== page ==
Daily Briefing

10 things you need to know today: November 11, 2019

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Harold Maass
Bolivian ex-president Evo Morales.
JORGE BERNAL/AFP via Getty Images

1.

Bolivian President Evo Morales resigns after protests

Bolivian President Evo Morales resigned Sunday after facing mass protests over his attempt to hold onto power by bending laws to run for a fourth term, then claiming victory in a vote marred by allegations of fraud. Morales came to power more than a decade ago in a surge by leftist leaders in Latin America. The South American nation's first indigenous president, he was once popular and led the country through a period of economic growth and falling inequality. His attempt to extend his presidency, however, triggered widespread protests and cost him the support of many allies and the military. Morales and Vice President Álvaro García Linera, who also stepped down, said they had been pushed out in what amounted to a "coup." [The New York Times]

2.

Haley says in memoir that Tillerson, Kelly undermined Trump

Former United Nations ambassador Nikki Haley says in her new memoir, With All Due Respect, that two of President Trump's senior advisers undermined and worked around their boss, saying they were trying to "save the country." Haley wrote that the pair, former Secretary of State Rex Tillerson and former White House Chief of Staff John Kelly, tried to recruit her to help them, but she refused, The Washington Post reported Sunday, citing a copy of the book obtained before its Tuesday release. Tillerson did not respond to the Post's request for comment. Kelly said if providing Trump with "with the best and most open, legal and ethical staffing advice from across the [government] so he could make an informed decision is 'working against Trump,' then guilty as charged." [The Washington Post]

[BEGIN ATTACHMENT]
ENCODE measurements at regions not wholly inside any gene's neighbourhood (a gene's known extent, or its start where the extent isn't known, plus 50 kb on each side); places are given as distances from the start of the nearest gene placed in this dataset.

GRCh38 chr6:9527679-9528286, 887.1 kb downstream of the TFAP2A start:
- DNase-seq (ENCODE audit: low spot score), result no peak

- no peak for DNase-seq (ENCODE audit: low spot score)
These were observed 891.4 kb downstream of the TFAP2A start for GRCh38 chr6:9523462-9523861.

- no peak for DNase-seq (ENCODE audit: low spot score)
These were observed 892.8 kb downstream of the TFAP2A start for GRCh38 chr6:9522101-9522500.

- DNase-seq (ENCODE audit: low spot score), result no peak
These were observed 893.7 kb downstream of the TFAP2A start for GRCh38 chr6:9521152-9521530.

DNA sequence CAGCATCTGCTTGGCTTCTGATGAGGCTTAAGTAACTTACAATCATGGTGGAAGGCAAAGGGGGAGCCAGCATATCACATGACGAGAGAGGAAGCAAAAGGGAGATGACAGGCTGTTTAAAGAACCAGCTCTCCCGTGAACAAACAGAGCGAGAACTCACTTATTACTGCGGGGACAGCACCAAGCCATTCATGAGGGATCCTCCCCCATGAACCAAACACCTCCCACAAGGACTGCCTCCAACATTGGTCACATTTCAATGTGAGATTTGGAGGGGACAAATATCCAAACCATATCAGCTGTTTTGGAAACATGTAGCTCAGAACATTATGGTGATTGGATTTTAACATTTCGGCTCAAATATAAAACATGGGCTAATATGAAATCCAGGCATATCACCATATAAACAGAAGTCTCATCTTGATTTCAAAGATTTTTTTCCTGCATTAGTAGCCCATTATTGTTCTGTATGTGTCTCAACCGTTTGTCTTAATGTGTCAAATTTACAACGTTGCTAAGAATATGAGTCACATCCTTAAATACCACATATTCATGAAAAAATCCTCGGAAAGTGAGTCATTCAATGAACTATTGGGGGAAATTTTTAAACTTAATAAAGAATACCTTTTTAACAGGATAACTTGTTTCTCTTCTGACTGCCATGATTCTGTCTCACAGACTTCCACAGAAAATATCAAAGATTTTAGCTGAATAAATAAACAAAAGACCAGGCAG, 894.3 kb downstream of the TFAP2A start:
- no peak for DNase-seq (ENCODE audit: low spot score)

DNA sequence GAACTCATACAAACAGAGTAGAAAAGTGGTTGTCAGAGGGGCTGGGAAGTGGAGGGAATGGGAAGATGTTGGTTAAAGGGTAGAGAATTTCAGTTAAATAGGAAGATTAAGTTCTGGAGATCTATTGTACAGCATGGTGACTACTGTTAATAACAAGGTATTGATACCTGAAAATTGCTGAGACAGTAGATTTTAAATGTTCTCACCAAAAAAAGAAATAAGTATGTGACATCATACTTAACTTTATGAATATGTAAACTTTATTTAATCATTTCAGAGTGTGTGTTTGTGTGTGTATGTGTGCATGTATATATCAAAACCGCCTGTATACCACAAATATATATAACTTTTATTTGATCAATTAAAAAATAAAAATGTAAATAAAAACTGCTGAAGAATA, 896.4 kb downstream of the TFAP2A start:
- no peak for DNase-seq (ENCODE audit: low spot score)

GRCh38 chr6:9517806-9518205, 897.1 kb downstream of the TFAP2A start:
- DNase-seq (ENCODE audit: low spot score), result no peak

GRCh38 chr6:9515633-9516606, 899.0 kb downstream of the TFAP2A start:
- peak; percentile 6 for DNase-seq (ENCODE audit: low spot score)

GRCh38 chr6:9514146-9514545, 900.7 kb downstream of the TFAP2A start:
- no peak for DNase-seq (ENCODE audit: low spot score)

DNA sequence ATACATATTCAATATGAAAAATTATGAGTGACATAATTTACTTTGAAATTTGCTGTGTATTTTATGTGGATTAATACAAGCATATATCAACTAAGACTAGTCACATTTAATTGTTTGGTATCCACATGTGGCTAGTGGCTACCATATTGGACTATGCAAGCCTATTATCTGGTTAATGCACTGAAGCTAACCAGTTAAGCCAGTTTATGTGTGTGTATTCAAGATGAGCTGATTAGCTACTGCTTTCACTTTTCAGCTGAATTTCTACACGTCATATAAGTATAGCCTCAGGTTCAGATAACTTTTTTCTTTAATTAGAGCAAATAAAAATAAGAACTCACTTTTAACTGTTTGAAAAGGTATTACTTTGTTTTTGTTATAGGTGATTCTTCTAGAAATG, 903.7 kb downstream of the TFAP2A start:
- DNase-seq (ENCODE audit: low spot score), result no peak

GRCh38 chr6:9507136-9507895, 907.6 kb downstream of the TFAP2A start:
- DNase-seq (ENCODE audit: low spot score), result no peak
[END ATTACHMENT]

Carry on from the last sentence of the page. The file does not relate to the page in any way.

3.

General: U.S. to leave 600 troops in Syria

The U.S. will leave up to 600 troops in northeastern Syria to continue fighting the Islamic State, Gen. Mark A. Milley, chairman of the Joint Chiefs of Staff, said Sunday. Milley did not provide a precise figure, but before President Trump ordered U.S. withdrawal last month ahead of Turkey's incursion, Milley said less than 1,000 U.S. troops would be left operating in the area along the Turkish border. Trump, under pressure from Sen. Lindsey Graham (R-S.C.) and other supporters, later said he would leave a few hundred soldiers in the region to "secure the oil" so Syria or militants wouldn't take it over. Milley, speaking on ABC News' This Week, did not mention the oil fields. "The footprint will be small, but the objective will remain the same — the enduring defeat of ISIS," Milley said. [The Washington Post]

4.

Protests intensify in Hong Kong after police shoot protester

Thousands of protesters clashed with Hong Kong police on Monday after police shot a pro-democracy protester. The shooting occurred as demonstrators attempted to block a busy street. The chaos began when a traffic officer started tussling with a protester. Another demonstrator then began to approach them, and the officer fired a live round into the person's stomach. Two more rounds were then fired at another protester. Tensions soared after the shooting, with protesters and officer workers jamming streets, some shouting, "Disband the police!" Later, a pro-Beijing supporter was doused with liquid and set on fire. [The Washington Post, BBC News]

5.

Spain's Socialists win national elections, but far-right still surges

Spanish Prime Minister Pedro Sánchez's Socialists won the country's Sunday national elections, but the far-right Vox party made big gains that threatened to worsen political deadlock. The Socialists took 120 seats, three fewer than they won in the last elections in April. That left them even further from the 176 seats necessary for the absolute majority they would need to govern without forming a coalition. Vox, led by 43-year-old Santiago Abascal, surged to 52 seats from 24 after breaking into Parliament for the first time in the spring. Abascal called the quick success of his party "the greatest political feat seen in Spain," and vowed to fight the "progressive dictatorship" as congratulations poured in from right-wing populist and anti-immigrant leaders across Europe. [The Associated Press]